After months of playing the lottery and hoping for an uptick in her dog-boarding business, Janet’s friend Annie must face the inevitable: the bank is foreclosing on her family farm. But thanks to the Rejected Writers’ Book Club, Annie doesn’t have to face it alone. With just a few weeks to raise the $20,000 that she and her fifty rescue dogs need to avoid becoming homeless, the writers need a fund-raiser, and fast. Much to Janet’s horror, Doris has another crazy plan: a musical extravaganza.
To produce a miracle for Annie, Janet and her friends will work around the clock holding auditions, concocting elaborate costumes, and getting a little too close to blowing themselves up—but will it be enough?
This is the second in the Southlea Bay series and it was a delight to return the crazy, colourful and highly entertaining world of the Rejected Writers' Club. If you haven't read the first book it doesn't matter, this works just as well as a stand alone. Kelman is very good at filling the reader in with any information that they need in a non evasive manner with a succinct recap to allow you to pick up the story and tell you know all you need about the key characters to enjoy this second foray into the usual chaos, hilarity and heartwarming adventures of the eclectic gang.
Our protagonist, Janet, is our narrator for some of the chapters. She is an engaging and witty observer of events as she tries to "navigate her way through all shades of crazy that is small town life." She joined the Rejected Writers' Club a few years ago and took them on a road trip across America as they attempted to get one of their manuscripts rejected. Yes, you read that right - they wanted to get a contract to publish one of their novels rejected! As their name suggests, the Rejected Writers' Club is a group of women who have been writing terrible novels and keeping a collection of their rejection letters which they then share with each other on a monthly basis.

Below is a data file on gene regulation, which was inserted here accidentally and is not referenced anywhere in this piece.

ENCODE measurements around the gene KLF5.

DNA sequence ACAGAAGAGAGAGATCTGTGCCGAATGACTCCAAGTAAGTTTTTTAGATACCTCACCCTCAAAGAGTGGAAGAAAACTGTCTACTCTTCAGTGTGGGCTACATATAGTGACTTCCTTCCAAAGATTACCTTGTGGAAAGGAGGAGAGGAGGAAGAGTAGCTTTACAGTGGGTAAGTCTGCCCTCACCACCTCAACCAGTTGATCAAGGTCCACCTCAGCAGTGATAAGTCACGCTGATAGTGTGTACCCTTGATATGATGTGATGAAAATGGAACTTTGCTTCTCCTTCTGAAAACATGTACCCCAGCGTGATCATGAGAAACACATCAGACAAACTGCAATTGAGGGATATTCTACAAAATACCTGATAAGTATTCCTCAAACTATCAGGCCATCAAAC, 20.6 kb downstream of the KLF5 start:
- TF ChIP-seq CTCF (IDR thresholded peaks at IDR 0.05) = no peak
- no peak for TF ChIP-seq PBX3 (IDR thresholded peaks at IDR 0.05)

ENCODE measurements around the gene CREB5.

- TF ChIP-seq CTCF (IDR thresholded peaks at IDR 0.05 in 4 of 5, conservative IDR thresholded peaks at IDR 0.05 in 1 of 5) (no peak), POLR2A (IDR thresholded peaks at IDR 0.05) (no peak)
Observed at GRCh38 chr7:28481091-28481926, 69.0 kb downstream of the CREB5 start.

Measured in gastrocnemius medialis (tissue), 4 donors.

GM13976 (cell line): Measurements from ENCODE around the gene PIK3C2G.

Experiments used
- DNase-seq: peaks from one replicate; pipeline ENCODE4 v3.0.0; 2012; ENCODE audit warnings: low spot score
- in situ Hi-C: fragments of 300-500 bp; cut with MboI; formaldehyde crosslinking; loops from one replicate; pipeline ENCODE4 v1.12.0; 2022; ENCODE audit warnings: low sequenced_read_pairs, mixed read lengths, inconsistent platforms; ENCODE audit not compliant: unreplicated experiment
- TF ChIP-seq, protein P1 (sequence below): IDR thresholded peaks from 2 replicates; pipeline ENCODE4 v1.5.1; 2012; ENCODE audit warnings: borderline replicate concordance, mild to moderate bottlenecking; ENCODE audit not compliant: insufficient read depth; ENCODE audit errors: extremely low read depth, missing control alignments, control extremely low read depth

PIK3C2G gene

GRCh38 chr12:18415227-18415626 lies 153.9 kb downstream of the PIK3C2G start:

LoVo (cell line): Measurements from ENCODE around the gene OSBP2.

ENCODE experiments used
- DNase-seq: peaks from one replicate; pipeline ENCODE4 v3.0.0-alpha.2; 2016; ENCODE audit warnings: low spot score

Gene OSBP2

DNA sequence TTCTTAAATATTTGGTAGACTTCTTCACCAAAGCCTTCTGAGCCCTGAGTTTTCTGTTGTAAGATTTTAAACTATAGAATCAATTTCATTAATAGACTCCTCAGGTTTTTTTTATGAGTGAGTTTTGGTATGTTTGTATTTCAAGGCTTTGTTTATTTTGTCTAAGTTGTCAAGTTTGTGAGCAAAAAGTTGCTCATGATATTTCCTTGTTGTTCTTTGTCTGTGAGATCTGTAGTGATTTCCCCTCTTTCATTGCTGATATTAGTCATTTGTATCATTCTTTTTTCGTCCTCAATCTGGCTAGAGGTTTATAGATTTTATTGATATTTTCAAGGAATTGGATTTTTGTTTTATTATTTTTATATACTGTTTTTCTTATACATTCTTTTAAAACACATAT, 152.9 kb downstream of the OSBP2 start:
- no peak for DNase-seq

This book opens with Doris Newberry on the warpath ready to construct a ludicrous plan to help raise some money for Annie whose farm has been threatened by the bank unless she can raise a huge amount of money.
"The words 'Doris Newberry' worked faster than 'abracadabra' to create disappearing tricks all over Southlea Bay."
Doris is a vibrant soul, but actually all the characters in this story are distinctive and vividly portrayed, literary and metaphorically full of colour and very easy to visualise.
"[Ruby] had opted for an ensemble she was calling "prism joy", if people asked, with inspiration from the rainbow colours that bounced around her shop from the crystals hanging in her windows."
Ruby is also on a 'detox' which does not go down well when the group meet for an emergency meeting in the cafe and she asks for hot water with a squeeze of lemon.
"I can bring you a lemon, but you will have to squeeze it yourself. Squeezing lemons for people who don't have the strength because they are not eating is not in my job description."
Doris suggests that the Rejected Writers' Club put on a musical in order to raise the money needed to save Annie's farm. Before she knows what has happened, just like in book 1, Janet has found herself volunteering to make the far fetched suggestion become a reality.
"Had I agreed to direct a stage show? The words got stuck in my brain, like soap in a colander. I didn't know the first thing about directing a show."
Neither does anyone else in the group. Neither can any of them sing, dance, act or direct. But that is not going to deter them. Especially when Doris decides to hold auditions with a very clear list of what they are - or are not - looking for in their prospective cast and crew. Her poster details this so anyone bold enough to step up to the challenge is clear about what is required of them:
"No late arrivals, no loiterers, no time wasters, no kids, no food or drink, no bad singers, no bad dancers, no bad actors. Come on down it will be fun."